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October 12
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Something's Wrong With Me

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:iconthe-lady-doctor:
the-lady-doctor Featured By Owner Edited 4 days ago   General Artist
If it's bothering you, ask them about it. It's your life, you have a right to know. And it may be important at some point, that's the sort of thing you definitely want to know about before you, say, decide to have kids. 

But I doubt they are trying to hide it from you to be mean in any way, they probably are worried that you'll feel embarrassed or singled out. There are lots of things that happen in early childhood that the kids don't remember, and the kids don't learn about until much later. 


That doesn't mean there is something wrong with you in the head. Or at all. It means that as a child you had some sort of disorder which you have now gotten past/grown out of. 

You're obviously able to function normally enough so you didn't know that you had this problem, so saying that there is something is wrong with you or you are broken is just...silly. You're not any more broken than you were before you overheard this conversation. 

And it could be lots of things, not just autism, there are lots of disorders that you can have as a young child and then basically grow out of. Even things that happen during gestation and birth. Sometimes muscles and bones don't form right and have to be corrected, I know a kid right now who has some pretty severe motor and speech problems and has to be in a walker, have splints on his legs, etc, but as he's growing and doing pt and whatnot he's getting more and more 'normal' each time I see him. And the kid is sharp, too, just because he can't communicate super well doesn't mean there's nothing up there.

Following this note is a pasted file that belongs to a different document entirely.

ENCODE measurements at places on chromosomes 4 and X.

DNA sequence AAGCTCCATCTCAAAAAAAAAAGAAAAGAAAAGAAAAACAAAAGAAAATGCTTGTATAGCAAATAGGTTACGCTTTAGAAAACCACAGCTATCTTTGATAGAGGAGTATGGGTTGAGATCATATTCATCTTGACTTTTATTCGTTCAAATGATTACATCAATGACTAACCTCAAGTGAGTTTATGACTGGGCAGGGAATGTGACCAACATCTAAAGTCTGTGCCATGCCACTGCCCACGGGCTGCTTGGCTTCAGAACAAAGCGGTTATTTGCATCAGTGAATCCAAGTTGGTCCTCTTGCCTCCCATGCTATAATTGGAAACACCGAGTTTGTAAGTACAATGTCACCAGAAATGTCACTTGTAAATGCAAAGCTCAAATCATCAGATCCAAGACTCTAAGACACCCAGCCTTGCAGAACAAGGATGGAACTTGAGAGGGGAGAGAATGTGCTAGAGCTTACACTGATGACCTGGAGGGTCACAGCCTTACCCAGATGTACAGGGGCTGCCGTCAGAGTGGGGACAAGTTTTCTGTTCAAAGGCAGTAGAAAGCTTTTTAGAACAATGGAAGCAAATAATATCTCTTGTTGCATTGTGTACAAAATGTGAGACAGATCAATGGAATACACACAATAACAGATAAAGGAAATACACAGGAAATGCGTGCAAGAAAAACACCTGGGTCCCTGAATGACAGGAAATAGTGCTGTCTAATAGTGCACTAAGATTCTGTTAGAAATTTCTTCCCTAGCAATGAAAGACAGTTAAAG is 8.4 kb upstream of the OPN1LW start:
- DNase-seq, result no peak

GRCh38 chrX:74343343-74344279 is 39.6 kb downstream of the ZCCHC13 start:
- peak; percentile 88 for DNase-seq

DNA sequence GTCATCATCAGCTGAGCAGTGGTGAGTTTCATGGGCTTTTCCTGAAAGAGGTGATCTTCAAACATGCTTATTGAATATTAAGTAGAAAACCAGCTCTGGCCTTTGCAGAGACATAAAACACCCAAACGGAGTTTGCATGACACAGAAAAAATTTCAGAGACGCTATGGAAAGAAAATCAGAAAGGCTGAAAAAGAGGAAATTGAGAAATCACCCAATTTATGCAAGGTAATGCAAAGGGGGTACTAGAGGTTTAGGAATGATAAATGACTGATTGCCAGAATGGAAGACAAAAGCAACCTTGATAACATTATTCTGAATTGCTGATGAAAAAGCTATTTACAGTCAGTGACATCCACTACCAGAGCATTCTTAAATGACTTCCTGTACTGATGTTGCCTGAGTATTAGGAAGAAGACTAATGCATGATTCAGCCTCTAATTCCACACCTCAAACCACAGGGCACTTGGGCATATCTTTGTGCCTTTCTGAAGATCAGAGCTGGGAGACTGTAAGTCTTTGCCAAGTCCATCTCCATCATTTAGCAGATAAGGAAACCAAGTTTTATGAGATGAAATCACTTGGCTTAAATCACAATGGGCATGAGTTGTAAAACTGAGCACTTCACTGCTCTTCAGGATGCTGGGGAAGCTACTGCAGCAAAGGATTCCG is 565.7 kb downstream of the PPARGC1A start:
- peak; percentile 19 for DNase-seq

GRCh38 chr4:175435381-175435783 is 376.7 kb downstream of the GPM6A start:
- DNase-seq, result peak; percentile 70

I didn't walk until I was 3, didn't talk until I was 5, and had lots of weird motor and processing disorders, but by the time I was maybe 7 or 8 I was pretty 'normal', just not super social. 

My parents didn't tell me any of this until I was an adult, and when I was a kid they didn't seen any sort of help, deciding I was an 'indigo child', so I ended up struggling through parts of school. But also, given the time period, it's highly unlikely I would have ended up with a correct diagnosis, so who knows. 

I finally ended up with a diagnosis of a high functioning autism-spectrum disorder, at 25 years old. Which explained a lot, but as far as my life goes it means...nothing.

I'm highly intelligent, married, I have a perfectly normal kid, I've held down jobs that required me to be social without a problem. Sometimes I don't notice or respond to body language if I'm not paying attention, but that's pretty much it. 

And I've known several people that had physical or developmental disabilities when they were young, and now you can't tell at all, they are perfectly normal adults for all intents and purposes. So, don't let it worry you to much. 
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:iconilyaev:
Ilyaev Featured By Owner 4 days ago  Professional Digital Artist
Maybe you are, but autism doesn't mean somethings wrong with you, its not like you're running around smearing shit on the wall. What you need is kindness, and an environment where you're allowed to flourish, and not feel like every step you make will be wrong, and criticised for it.
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:iconbrodskales:
brodskales Featured By Owner 4 days ago  Hobbyist Writer
Admitting you have a problem is the first step towards failure.
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:iconcitrine-k:
Citrine-K Featured By Owner 4 days ago  Hobbyist General Artist
You might have autism, or you might have symptoms that correlate, like Sensory Processing Disorder, poor motor skills or delayed speech. It doesn't always have to amount to autism, and even if it does, you're not broken! You may find yourself relating to a group of people that you never knew about before, giving you a sense of belonging. This could be a blessing in disguise, but you'd have to ask them directly.

I have two friends with autism and they're beautiful people. :heart:
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:iconficcoon:
Ficcoon Featured By Owner 4 days ago  Student General Artist
I would say yes, tell them you overheard them and ask them to talk to you about it.
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